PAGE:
Allie had set to work drawing a beautiful picture of a fairy that she was going to put by her bed so maybe the fairy would visit her room too. I told her I was almost certain that she would. My husband helped Nick write a note to the Tooth Fairy on an envelope that we put his tooth in. (I‚Äôve since seen adorable Tooth Fairy ‚Äúpillows‚ÄĚ you can buy, but since I‚Äôm shelling out five bucks a tooth, we‚Äôre sticking with envelopes.) The next morning, Allie was the first one awake, shaking Nick to check under his pillow. Finding a dollar under her fairy picture helped soften the blow of not getting a full fiver.
Having children who are suddenly losing all their teeth is strange, because just five years ago I was eagerly watching these teeth come in. I brushed them with my fingers, then washcloths and then little toothbrushes. I watched two of Allie‚Äôs teeth come in twice, because when she was two years old she knocked two teeth up into her gums on a coffee table. I took my twins to the dentist since they were three to make sure these little teeth had no cavities. And here were my twins wiggling and twisting them in hopes of pulling them out for a mere five dollars a pop.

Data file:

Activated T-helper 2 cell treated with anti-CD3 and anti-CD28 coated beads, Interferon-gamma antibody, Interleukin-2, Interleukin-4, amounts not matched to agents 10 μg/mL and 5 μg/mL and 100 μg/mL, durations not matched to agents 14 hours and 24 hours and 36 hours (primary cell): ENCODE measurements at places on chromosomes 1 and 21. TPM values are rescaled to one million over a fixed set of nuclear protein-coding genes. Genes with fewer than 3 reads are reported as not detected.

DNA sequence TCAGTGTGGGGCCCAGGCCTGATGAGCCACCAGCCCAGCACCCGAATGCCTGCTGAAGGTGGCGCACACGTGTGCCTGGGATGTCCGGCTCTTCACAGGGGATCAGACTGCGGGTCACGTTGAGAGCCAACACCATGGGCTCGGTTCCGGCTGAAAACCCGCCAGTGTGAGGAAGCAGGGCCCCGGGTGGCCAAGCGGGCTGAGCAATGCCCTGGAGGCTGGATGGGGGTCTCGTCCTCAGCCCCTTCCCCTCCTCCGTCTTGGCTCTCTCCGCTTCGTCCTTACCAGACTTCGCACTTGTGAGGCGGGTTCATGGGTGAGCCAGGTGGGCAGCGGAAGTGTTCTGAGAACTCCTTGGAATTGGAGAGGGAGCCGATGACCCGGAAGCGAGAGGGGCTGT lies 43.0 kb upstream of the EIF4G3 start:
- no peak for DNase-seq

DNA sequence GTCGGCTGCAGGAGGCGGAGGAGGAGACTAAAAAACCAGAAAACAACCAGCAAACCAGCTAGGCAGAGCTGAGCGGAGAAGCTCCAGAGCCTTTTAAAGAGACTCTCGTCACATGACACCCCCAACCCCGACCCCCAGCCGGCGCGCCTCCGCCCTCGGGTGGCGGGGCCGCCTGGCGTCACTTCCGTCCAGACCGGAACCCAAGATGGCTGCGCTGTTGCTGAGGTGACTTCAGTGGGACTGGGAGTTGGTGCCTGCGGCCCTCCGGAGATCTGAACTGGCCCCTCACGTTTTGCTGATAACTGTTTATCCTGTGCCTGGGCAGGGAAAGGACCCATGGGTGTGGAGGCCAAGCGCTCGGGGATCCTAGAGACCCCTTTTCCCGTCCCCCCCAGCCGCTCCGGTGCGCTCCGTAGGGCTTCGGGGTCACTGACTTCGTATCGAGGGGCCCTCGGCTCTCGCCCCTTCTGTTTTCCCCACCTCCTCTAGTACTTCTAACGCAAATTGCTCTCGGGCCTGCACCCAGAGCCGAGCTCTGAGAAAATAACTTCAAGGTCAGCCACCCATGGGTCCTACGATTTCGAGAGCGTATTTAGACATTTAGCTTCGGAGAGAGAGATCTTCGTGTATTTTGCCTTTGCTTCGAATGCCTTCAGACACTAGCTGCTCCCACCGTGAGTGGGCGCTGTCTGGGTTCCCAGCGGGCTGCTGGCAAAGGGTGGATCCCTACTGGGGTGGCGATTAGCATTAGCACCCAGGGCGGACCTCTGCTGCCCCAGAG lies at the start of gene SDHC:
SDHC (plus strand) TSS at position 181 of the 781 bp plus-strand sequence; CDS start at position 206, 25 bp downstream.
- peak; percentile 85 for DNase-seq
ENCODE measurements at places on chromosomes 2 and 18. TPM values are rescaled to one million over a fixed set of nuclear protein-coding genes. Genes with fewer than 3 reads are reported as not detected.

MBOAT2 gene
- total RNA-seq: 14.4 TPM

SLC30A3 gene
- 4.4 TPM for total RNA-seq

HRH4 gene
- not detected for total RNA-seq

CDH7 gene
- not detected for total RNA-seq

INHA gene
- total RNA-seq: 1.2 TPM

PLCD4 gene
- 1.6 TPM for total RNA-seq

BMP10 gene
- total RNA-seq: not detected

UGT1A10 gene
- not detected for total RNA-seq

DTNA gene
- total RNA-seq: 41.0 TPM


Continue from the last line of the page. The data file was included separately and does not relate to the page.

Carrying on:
I had no idea that this tooth losing business was going to be so sensitive for twins. Every time one of them loses a tooth, the other one is miserable. They have an ongoing tally (currently Allie: 8, Nick: 5). Last month when Allie lost two teeth in one weekend, I thought Nick was going to start hammering his out. I don‚Äôt remember caring if the Tooth Fairy left my brother a dollar or a nickel, but maybe the 11 months between us eliminated that. With only a minute separating my twins, it‚Äôs harder for them to understand that things will come to them at different times, that they won‚Äôt reach every milestone together. But with every tooth that‚Äôs lost and every $5 put into a piggy bank, I think it‚Äôs getting easier.